Favoring Creditors? What to Know

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Declaring Bankruptcy to Clear the Slate When it comes to great ways to start over, there aren't many options better than declaring bankruptcy. In addition to erasing previous debt, bankruptcy also gets your old creditors off of your back, reducing your stress levels and improving your life. However, many people don't understand the intricacies of working with a bankruptcy attorney, which is why things can get confusing sometimes. On this website, check out great information about declaring bankruptcy so you can decide what is right for your situation. After all, it could really help you to get your health on the right track. Check out these blogs to find out more.



You may be wondering what it means to favor creditors. After all, creditors are not exactly your favorite people right now. However, if you are planning to declare bankruptcy in the next few months, you must consider who you pay and the amounts you pay them.

It Starts Before You File

Don't get the idea that the things you do before you file for chapter 7 are out of reach of the bankruptcy trustee. Trustees have the power (and the data) to go back in time with your financial transactions and inspect your pre-bankruptcy moves. You might wonder why they would want to examine what you did before you filed. It's mainly because you could be using a financial transaction to preserve assets that might have belonged to the bankruptcy courts.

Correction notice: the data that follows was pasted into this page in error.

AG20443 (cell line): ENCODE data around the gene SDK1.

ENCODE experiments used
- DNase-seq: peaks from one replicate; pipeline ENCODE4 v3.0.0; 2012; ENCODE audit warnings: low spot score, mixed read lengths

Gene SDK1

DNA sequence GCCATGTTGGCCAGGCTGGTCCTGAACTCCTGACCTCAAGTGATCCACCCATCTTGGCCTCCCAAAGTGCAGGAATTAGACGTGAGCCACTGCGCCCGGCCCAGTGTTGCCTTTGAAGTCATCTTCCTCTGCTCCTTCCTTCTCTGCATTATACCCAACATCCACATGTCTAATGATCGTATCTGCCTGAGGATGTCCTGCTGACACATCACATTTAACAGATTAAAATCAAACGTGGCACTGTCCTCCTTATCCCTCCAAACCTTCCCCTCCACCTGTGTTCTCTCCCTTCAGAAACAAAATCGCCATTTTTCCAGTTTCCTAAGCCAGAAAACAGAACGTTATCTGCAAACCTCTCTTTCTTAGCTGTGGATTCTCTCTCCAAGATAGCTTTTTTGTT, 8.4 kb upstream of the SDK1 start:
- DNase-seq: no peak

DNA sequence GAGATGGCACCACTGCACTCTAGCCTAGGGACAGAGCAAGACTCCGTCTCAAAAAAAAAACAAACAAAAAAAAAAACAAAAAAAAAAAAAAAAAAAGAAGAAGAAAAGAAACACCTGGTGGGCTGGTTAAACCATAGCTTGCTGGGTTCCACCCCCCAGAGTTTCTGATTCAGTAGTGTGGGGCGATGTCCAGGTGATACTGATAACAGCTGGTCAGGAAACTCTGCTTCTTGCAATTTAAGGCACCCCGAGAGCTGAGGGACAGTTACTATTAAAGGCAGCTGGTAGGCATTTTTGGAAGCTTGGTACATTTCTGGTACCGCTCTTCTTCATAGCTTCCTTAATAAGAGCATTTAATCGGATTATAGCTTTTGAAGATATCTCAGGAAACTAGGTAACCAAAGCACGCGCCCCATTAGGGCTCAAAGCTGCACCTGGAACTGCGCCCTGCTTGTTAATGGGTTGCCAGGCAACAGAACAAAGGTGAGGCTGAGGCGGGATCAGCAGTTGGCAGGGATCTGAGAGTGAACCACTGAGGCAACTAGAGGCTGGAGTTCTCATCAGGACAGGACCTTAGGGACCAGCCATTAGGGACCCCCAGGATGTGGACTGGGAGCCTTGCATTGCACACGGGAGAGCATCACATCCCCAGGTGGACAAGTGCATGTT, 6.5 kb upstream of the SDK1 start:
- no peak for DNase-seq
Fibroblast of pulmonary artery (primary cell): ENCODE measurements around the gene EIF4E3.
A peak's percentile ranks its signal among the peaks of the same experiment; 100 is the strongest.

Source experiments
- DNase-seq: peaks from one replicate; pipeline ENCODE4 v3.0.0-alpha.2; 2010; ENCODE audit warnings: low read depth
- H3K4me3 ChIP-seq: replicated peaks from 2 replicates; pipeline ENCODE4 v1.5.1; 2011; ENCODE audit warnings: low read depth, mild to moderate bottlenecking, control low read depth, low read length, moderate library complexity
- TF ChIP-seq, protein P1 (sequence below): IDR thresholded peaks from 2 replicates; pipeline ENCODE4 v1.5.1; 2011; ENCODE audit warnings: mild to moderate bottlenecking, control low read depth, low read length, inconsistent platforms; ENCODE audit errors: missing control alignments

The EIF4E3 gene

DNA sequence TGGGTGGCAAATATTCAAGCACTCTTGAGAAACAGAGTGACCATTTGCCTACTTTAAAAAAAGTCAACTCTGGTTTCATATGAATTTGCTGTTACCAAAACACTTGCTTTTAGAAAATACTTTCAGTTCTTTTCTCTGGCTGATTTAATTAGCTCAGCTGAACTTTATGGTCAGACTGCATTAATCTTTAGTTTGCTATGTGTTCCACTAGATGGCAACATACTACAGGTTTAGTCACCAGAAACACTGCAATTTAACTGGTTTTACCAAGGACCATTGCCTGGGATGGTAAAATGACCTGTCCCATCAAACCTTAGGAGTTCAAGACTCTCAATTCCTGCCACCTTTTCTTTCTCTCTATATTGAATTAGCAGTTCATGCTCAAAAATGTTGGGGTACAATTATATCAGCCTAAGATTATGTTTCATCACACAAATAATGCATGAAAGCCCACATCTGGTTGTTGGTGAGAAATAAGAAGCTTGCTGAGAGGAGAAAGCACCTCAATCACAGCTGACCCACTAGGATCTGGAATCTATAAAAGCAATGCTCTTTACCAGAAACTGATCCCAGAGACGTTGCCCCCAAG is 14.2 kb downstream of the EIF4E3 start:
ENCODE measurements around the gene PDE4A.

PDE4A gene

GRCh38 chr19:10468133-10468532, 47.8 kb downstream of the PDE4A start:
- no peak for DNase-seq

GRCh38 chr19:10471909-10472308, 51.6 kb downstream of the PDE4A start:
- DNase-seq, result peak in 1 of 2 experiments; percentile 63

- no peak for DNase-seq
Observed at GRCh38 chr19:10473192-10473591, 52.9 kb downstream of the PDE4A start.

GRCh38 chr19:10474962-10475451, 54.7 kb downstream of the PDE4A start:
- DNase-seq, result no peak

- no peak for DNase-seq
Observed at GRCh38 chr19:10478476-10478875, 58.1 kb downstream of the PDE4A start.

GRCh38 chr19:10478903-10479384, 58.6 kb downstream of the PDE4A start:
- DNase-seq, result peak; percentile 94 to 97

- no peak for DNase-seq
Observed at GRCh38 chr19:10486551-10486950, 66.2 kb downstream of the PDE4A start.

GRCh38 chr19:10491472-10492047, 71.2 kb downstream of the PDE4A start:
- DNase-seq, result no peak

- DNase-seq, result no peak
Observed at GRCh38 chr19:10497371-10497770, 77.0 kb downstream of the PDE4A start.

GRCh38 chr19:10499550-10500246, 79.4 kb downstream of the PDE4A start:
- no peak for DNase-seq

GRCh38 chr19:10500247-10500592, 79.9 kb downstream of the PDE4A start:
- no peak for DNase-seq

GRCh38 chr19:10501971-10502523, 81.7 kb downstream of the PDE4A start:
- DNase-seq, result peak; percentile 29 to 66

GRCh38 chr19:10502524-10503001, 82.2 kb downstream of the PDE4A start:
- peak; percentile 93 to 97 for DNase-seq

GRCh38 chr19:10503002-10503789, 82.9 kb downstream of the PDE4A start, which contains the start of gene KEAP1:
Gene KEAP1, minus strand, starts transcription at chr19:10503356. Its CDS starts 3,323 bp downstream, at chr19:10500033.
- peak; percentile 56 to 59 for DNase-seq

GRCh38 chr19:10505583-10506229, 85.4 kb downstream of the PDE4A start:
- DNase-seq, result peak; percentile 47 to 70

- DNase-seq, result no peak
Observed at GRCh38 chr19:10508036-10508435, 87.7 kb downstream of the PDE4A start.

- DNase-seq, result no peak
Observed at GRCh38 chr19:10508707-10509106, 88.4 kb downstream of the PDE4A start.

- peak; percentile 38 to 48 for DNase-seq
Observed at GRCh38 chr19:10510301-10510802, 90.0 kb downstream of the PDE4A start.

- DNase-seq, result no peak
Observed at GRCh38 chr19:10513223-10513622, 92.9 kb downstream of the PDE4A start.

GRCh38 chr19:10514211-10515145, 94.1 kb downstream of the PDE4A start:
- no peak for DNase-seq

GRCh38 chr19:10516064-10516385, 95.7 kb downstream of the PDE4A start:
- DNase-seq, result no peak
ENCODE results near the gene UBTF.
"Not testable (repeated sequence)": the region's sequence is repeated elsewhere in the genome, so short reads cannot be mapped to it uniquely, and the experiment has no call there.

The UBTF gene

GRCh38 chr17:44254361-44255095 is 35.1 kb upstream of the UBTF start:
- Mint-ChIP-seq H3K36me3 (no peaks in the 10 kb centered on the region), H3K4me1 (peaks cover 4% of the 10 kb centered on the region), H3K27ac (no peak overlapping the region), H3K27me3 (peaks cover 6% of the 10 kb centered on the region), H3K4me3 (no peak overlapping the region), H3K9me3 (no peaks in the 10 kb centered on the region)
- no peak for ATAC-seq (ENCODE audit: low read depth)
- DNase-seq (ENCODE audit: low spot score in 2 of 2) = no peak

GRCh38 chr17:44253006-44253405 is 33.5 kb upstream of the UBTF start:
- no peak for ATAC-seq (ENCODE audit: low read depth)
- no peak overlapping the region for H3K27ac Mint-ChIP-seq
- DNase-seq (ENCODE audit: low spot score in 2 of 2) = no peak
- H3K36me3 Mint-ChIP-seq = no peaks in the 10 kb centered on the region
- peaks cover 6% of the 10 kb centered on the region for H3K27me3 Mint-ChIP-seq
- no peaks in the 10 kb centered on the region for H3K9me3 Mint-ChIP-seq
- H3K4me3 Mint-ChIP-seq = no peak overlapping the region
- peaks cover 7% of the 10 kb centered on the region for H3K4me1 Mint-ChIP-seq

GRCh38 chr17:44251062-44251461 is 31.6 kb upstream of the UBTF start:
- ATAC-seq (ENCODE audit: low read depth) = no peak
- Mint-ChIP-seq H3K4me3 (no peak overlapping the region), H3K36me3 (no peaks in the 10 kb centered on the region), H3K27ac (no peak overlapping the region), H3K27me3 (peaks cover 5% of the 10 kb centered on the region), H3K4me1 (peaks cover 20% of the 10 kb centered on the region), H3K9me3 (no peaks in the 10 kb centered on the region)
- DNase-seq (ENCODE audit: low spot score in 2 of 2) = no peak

For instance, some filers might decide that they are too embarrassed to list a personal loan debt on their bankruptcy forms. They don't want the person that provided the money to know about the filing, so they pay off that personal loan. However, if they used funds that should have been used for other creditors when they paid off the loan, the trustee can undo the transaction.

Priority Creditors

Bankruptcy laws place a filer's creditor issues in the hands of the court. Even before they file, the court is the one who wants to make the decisions about who gets paid. In some cases, filers have assets that are not protected by state exemptions. These assets can be used to pay certain priority creditors. When it comes to the bankruptcy trustee, priority creditors can include the court itself (administrative costs), the trustee (they are paid a percentage of property seized), the IRS, and others.

However, in most cases, other creditors like credit card issuers, medical debts, personal loans, and more are paid nothing at all because the filer doesn't have enough assets to pay them. They take the loss in most cases.

How to Deal with Priority Creditor Issues

Go back over your financial transactions and locate any instances in which you paid a creditor more than the minimum amount you owed them. Small amounts under a few hundred dollars should be mentioned to your lawyer but are not likely to be recalled by the trustee. Any large payments will come under their microscope, though. Also, let your lawyer know if you have sold or given away an asset in the last few months.

Speak to a bankruptcy attorney to find out more.

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